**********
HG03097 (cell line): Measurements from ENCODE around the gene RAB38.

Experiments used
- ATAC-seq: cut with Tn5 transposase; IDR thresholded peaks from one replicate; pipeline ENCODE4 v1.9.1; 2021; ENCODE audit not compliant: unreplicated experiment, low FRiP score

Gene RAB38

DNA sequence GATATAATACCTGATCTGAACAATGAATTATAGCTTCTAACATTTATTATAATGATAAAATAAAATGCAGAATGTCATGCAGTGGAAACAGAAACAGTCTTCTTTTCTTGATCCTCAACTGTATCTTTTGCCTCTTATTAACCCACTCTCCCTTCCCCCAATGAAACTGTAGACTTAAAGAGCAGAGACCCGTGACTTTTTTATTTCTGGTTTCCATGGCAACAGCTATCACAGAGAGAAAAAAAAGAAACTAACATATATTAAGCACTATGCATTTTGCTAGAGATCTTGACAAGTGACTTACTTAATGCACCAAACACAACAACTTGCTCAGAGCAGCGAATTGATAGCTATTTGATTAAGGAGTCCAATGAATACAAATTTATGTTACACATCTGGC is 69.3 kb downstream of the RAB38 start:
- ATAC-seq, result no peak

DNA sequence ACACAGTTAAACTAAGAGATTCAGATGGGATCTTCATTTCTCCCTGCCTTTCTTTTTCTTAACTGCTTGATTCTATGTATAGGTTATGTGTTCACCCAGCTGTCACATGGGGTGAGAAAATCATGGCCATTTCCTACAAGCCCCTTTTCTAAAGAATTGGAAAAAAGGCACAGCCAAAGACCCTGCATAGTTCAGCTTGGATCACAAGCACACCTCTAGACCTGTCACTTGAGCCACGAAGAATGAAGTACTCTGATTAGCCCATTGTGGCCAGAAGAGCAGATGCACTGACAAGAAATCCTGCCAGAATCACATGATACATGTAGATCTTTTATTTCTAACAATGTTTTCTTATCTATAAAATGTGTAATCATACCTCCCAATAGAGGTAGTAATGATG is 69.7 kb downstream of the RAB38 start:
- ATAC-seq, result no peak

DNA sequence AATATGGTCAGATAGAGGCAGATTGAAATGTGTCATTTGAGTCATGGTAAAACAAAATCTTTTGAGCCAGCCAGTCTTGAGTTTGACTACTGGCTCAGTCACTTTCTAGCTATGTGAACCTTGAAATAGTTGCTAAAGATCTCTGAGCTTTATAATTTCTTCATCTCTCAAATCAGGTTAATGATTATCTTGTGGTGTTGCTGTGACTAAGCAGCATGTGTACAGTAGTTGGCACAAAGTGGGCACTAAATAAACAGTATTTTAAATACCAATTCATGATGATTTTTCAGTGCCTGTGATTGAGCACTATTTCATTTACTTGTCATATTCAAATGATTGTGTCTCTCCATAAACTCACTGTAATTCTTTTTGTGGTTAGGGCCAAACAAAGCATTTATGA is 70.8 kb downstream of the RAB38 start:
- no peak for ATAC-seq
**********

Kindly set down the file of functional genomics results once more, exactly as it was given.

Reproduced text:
HG03097 (cell line): Measurements from ENCODE around the gene RAB38.

Experiments used
- ATAC-seq: cut with Tn5 transposase; IDR thresholded peaks from one replicate; pipeline ENCODE4 v1.9.1; 2021; ENCODE audit not compliant: unreplicated experiment, low FRiP score

Gene RAB38

DNA sequence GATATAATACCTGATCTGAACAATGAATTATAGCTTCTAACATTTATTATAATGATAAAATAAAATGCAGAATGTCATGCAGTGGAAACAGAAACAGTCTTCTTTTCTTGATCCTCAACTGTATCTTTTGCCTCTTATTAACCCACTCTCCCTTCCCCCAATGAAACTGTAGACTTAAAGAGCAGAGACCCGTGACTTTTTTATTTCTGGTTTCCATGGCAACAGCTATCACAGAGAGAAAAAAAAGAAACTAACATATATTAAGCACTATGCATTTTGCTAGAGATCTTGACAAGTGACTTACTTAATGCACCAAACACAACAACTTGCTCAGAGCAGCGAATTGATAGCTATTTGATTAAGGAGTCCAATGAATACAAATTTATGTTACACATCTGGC is 69.3 kb downstream of the RAB38 start:
- ATAC-seq, result no peak

DNA sequence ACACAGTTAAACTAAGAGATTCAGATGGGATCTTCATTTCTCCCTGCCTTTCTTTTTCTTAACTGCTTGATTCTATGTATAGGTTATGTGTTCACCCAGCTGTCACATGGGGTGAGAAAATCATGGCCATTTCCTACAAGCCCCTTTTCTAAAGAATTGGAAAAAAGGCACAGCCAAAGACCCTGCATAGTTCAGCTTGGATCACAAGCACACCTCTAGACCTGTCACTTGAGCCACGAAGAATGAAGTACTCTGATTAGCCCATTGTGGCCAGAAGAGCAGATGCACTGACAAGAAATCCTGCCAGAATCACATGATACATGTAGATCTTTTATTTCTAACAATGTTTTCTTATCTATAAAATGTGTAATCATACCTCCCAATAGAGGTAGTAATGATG is 69.7 kb downstream of the RAB38 start:
- ATAC-seq, result no peak

DNA sequence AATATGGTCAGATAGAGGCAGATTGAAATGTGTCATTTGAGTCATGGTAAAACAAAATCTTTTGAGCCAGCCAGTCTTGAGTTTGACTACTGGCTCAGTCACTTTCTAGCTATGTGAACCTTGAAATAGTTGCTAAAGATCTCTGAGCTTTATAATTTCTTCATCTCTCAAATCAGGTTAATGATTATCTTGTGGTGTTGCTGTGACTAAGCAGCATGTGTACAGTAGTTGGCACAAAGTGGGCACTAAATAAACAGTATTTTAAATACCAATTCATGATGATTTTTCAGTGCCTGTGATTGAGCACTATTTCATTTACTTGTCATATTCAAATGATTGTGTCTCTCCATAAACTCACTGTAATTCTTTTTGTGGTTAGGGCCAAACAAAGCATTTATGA is 70.8 kb downstream of the RAB38 start:
- no peak for ATAC-seq